Town, school board employees on soaring 2013 Sunshine List

April 9, 2014   ·   0 Comments

By James Matthews – Trying to budget for overtime salary costs is a lot like trying to predict the future.

The provincial Ministry of Finance recently released its annual list of public-sector employees who made more than $100,000 in the preceding year.

Colloquially referred to as the Sunshine List, it has 34 municipal workers from the Town of Orangeville this year, three more than the 2012 list.

Of that tally, there are 14 Orangeville Police Service members and seven members of the town’s fire department. Thirteen others named hold such positions as municipal department directorships and other comparable roles.

Some have argued that the $100,000 benchmark isn’t fair in light of increased living costs since the list was introduced by the Mike Harris government in 1998.

Last week, Mayor Rob Adams told The Citizen that circumstances such as provincial arbitration decisions influence salary scales, particularly regarding police and other emergency services.

Regardless how one feels about naming people and detailing how much money they made, Mayor Adams said last week he feels the Sunshine List is an important tool for the public to keep on eye on how public funds are spent.

Of all the local public bodies, the one with by far the most names on the Sunshine List was once again the Upper Grand District School Board, and its top income earner the Director of Education, Martha Rogers, who earned $205,798.21 plus $681.49 in taxable benefits – up slightly from the $205,551.40 in pay and $934.08 in expenses received the previous year.

Next in line were Jennifer Rose, the board’s Executive Officer, Human Resources, at $185,057.23 in pay and $715.95 in benefits; Douglas Morrell, Superintendent of Education, at $171,270.17 and $793.95, and Linda Benallick, another superintendent, at $170,814.32 and $788.37.

In all, the Upper Grand portion of the List had 145 names, most of them principals or vice principals, but included some elementary and secondary teachers and a few non-teachers.

Undoubtedly, hours of overtime throughout the year can bump up some individuals’ earnings and put them on the list. For example, last year’s celebrations to mark Orangeville’s 150th anniversary since incorporation as a municipality meant the need for more police services and other personnel at planned events.

Brian Parrott, the town’s treasurer, said there are ways to allow some extra coin in the budgetary process for possible overtime costs. However, to be perfectly accurate it’s like predicting the future.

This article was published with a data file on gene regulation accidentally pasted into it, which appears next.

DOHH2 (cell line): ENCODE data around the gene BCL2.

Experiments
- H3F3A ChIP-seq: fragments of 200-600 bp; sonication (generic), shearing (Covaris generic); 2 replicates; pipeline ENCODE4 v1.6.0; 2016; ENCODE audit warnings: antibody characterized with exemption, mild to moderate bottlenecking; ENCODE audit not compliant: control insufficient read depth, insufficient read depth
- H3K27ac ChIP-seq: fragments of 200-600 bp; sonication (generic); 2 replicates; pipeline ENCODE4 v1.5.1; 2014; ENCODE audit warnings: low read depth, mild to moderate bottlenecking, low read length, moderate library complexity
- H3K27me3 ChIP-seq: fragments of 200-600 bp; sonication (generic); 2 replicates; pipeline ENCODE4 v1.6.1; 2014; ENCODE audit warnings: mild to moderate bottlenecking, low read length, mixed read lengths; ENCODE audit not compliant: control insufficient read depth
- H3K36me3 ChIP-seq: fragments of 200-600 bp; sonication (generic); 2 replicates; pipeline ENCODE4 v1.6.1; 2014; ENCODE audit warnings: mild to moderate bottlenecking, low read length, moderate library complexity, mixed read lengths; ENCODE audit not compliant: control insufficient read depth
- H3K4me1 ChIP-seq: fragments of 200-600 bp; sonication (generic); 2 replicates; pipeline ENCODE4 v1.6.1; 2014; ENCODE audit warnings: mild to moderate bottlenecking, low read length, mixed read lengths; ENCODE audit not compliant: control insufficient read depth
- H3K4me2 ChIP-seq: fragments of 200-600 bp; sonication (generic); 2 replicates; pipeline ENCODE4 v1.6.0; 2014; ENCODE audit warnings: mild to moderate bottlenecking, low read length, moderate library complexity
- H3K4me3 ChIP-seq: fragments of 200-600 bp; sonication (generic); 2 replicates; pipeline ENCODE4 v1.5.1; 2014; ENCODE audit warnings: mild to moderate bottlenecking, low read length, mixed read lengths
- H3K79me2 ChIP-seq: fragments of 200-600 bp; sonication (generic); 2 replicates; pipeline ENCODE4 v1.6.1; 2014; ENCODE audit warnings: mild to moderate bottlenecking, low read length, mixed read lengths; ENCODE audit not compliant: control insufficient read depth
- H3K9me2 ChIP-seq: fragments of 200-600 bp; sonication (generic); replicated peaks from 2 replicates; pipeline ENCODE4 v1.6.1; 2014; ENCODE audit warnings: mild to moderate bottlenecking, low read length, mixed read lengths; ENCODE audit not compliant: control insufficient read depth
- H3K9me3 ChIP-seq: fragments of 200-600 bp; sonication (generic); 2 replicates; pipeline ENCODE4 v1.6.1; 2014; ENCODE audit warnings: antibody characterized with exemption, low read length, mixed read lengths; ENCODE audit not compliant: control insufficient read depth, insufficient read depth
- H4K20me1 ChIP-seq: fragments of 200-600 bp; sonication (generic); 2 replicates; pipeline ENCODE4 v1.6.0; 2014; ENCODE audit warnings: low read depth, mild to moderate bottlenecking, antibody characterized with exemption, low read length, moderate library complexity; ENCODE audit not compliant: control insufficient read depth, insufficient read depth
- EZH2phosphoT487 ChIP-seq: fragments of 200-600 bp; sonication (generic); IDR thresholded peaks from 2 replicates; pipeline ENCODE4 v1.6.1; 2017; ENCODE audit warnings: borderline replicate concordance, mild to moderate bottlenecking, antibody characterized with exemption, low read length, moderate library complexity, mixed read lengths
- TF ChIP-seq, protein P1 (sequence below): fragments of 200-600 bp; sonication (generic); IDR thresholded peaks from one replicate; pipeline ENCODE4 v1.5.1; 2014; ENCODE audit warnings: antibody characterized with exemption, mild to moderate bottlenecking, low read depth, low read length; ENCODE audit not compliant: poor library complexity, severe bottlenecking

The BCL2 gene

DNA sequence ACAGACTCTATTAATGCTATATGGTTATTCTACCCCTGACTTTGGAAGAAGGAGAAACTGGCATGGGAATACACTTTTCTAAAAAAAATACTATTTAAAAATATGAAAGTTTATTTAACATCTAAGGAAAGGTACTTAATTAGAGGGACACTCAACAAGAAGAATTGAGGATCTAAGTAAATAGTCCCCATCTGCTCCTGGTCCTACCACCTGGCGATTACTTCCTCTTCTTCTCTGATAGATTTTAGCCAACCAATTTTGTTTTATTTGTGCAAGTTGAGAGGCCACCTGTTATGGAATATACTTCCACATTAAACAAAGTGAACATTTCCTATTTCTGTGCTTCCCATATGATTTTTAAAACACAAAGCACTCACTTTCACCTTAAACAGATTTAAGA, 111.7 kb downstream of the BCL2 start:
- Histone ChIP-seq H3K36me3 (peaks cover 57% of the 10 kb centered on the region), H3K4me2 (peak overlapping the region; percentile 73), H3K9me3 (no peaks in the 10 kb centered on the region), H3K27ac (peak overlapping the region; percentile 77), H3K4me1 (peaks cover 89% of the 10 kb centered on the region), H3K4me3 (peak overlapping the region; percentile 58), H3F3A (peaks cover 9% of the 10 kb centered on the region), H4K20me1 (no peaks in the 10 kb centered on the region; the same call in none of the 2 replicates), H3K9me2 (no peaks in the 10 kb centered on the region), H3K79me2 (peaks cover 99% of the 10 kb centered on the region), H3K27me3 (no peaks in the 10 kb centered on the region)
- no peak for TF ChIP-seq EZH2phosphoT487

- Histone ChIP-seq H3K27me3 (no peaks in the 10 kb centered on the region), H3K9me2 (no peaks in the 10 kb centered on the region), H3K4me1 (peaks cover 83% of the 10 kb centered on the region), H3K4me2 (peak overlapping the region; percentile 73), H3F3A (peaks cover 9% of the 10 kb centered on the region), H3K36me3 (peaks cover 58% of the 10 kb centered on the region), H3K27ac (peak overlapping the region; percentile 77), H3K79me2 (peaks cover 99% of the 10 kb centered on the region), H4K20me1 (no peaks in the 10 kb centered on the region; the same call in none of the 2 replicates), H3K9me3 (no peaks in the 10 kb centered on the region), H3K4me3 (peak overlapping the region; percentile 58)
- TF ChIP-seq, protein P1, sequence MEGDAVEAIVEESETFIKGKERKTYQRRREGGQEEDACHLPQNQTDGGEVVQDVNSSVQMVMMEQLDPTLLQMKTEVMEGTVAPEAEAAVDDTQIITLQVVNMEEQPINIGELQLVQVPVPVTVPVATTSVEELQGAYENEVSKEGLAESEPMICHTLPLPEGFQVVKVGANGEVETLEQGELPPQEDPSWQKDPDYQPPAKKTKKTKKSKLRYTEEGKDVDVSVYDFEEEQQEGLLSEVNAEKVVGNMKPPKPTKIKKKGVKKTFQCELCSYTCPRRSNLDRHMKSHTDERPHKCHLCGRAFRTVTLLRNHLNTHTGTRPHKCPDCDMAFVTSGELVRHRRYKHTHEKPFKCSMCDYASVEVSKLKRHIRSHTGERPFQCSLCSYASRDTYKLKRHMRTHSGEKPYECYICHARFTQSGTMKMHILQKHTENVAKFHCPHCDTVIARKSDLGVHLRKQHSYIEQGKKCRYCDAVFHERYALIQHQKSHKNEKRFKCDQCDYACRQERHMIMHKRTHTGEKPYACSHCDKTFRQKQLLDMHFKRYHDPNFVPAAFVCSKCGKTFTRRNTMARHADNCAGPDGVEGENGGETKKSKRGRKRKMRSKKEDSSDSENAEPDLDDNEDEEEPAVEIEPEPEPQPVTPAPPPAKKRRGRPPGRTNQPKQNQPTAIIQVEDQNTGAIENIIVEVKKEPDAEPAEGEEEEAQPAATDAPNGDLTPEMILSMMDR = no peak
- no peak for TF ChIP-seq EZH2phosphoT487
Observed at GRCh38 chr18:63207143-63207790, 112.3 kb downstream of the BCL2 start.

“We budget for whatever the salaries are,” Mr. Parrott said. “That’s a given. “We can adjust the budget if overtime is a regular thing year over year.”

In some circumstances, the number of overtime hours in a department year after year may be indicative of the need to hire another body, he said. And that’s something considered when required.

At Orangeville’s town hall, chief administrative officer Rick Schwarzer topped the list at $164,400, followed by building director Vern Douglas at $128,744, waterworks supervisor Seth Wiggins with $117,834, clerk Cheryl Johns at $114,660, facilities manager Ed Brennan with $109,379, public works director Doug Jones with $109,362, ahead of chief librarian Darla Fraser at 105,178, human resources manager Jennifer Gohn who earned $105,178, IT manager Jason Hall ($105,178).

The town’s former economic development manager, Nancy Huether took home $101,302, treasurer Brian Parrot earned $102,759, parks and recreation director Patrick D’Almada earned $100,865, and operations manager Jean Marchildon rounded out the field with $100,304.67.

Of the town’s emergency responders, Police Chief Joe Tomei was paid $162,912 followed by Deputy Chief Wayne Kalinski  at $138,294.

Two constables were next, thanks to their ability to earn overtime. Const. Lloyd Laurie got $134,406 and Const. Trevor Little  $127,893,

Staff Sgt. Dan Maloney was next at $125,701.74, while Staff Sgt. Lindsay White got $122,778. Sgt. Doug Fry earned $122,128, Sgt. James Ralph got $113,683.48, Const. Thomas Dellelce $110,061, Sgt. Chris Dryden $109,728, Const. Steven Phillips $107,182, Const. Ryan Kett $103,450, Const. Scott Davis $101,815 and Const. Andrew May  $100,578.

At the Orangeville Fire Department, Chief Andy Macintosh earned $128,744 followed by Deputy Chief Ron Morden at $106,714, Michael Richardson at $124,735, Del Godin with $118,406, Thomas Gillies at $105,894, training officer Bruce Beatty with $101,565 and Chief Fire Prevention Officer Frank Myers at $101,565.

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